About My Health Careers Internship MedBlogs Contact us
Medindia LOGIN REGISTER
Advertisement

Report: Five Scientific Breakthroughs That Were Credited to the Wrong People

by Rajashri on August 7, 2008 at 3:17 PM
Font : A-A+

 Report: Five Scientific Breakthroughs That Were Credited to the Wrong People

Here are five scientific breakthroughs for which wrong persons were credited.

Back in 1885, the discovery of the bacterium, then known as Salmonella cholerae-suis, took place in the lab of Daniel Elmer Salmon, a major figure in veterinary medicine.

Advertisement

The discovery was credited solely to Salmon despite the fact that he contributed nothing to the work: it was a result of the efforts of a young researcher named Theobald Smith, who isolated the bacterium while studying classical swine fever (hog cholera) in Salmon's lab.

Another wrongly named discovery is Hansen's disease, commonly known as leprosy, which is so called in honour of the Norwegian physician Gerhard Armauer Hansen, who discovered the bacterium responsible for the condition.
Advertisement

Though Hansen identified Mycobacterium leprae in 1873, he did not show that it was truly linked to leprosy.

It was Albert Neisser, the discoverer of the gonorrhoea bacterium, who actually succeeded in staining the bacterium and, in 1880, announced that he had discovered the cause of leprosy.

Infuriated, Hansen fought back with a lengthy article describing how his research had progressed since 1870, and was eventually given the credit following a decision taken at a conference on leprosy.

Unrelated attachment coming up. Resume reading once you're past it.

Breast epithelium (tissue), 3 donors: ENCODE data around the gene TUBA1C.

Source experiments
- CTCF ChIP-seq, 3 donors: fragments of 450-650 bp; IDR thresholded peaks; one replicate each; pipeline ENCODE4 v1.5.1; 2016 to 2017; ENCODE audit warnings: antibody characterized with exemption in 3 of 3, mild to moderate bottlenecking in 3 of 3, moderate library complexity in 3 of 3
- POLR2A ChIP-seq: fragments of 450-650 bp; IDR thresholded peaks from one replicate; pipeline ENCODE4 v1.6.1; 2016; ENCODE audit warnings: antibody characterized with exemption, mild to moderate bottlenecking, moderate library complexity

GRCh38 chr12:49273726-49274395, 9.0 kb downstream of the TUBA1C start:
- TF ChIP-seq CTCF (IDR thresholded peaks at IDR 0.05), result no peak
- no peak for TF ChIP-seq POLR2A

According to a New Scientists magazine report, the two experts might have shared the credit, but Neisser's arrogant behaviour turned out to be the cause of his downfall in the end.

Third wrongly named breakthrough was Benford's law, named after the optical physicist Frank Benford.

The magazine report says that mathematician and astronomer Simon Newcomb had made this discovery about six decades before Benford.

In 1881, Newcomb showed that, in lists of numbers drawn from real-life sources, the numbers are disproportionately likely to begin with the lower digits, particularly 1.

He also put forward an equation describing the probability of a number starting with a given digit, although he did not have a good explanation for the strange fact.

His discovery was subsequently forgotten for about 60 years, and was independently rediscovered in 1938 by Benford.

Though Benford checked it against a great many data sets, an explanation eluded him too.

The evidence Benford accumulated was enough to establish the law, and also to get it permanently associated with his name. Nevertheless, Newcomb unquestionably discovered it first.

Next on the list is the Arrhenius equation, k = Ae-Ea/RT, which describes how the rate constant (k) of a chemical reaction varies with temperature (T) and the reaction's activation energy Ea.

It is commonly called the Arrhenius equation after the Swedish chemist Svante Arrhenius, one of the key figures in physical chemistry, and the first person to predict that increasing levels of carbon dioxide in the atmosphere would cause global warming.